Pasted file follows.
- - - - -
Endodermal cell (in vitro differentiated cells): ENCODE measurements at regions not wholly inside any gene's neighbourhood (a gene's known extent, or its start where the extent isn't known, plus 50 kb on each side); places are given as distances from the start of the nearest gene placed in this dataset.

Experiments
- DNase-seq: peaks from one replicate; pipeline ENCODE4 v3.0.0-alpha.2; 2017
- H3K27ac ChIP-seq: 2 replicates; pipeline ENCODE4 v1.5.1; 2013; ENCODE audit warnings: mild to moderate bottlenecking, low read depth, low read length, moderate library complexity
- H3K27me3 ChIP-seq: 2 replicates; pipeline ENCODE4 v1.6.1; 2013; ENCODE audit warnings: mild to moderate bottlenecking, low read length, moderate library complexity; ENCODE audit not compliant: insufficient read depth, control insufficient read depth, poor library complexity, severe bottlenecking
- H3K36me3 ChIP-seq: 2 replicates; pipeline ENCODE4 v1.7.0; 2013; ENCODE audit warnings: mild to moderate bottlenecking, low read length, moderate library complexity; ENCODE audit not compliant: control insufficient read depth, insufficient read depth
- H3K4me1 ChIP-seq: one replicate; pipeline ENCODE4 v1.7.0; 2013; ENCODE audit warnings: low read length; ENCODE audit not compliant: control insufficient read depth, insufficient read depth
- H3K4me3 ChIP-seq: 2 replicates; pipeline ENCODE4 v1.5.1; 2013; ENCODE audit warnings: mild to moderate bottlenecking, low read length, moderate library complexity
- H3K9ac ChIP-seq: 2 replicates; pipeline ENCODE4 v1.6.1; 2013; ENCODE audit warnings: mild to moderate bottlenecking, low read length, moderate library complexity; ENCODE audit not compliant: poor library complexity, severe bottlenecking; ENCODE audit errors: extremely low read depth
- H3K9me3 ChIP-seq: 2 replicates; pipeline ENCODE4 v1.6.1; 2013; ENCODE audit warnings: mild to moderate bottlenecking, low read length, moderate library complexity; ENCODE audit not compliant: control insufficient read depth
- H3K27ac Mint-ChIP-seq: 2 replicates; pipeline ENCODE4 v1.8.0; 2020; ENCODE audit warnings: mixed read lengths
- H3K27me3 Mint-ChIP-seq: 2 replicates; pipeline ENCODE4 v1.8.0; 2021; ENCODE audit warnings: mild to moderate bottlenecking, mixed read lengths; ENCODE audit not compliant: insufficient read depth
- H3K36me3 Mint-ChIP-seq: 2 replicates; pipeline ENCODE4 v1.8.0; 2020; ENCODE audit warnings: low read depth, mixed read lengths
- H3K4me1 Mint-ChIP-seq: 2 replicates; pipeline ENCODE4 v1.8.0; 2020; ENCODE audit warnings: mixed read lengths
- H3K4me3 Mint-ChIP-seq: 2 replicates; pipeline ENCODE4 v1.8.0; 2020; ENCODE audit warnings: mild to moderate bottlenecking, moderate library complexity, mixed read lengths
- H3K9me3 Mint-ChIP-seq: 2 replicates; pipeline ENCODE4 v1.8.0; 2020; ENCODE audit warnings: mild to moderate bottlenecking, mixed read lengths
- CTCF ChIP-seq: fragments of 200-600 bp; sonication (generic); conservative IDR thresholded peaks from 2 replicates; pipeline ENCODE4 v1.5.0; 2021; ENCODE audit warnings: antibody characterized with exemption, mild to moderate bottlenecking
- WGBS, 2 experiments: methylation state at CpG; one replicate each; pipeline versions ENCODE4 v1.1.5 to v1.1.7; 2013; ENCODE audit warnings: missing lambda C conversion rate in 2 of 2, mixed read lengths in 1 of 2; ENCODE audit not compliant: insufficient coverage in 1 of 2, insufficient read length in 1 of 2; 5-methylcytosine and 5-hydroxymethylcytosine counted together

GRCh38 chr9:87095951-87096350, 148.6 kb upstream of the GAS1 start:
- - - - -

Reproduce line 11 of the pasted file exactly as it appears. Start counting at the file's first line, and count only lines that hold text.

- H3K27ac Mint-ChIP-seq: 2 replicates; pipeline ENCODE4 v1.8.0; 2020; ENCODE audit warnings: mixed read lengths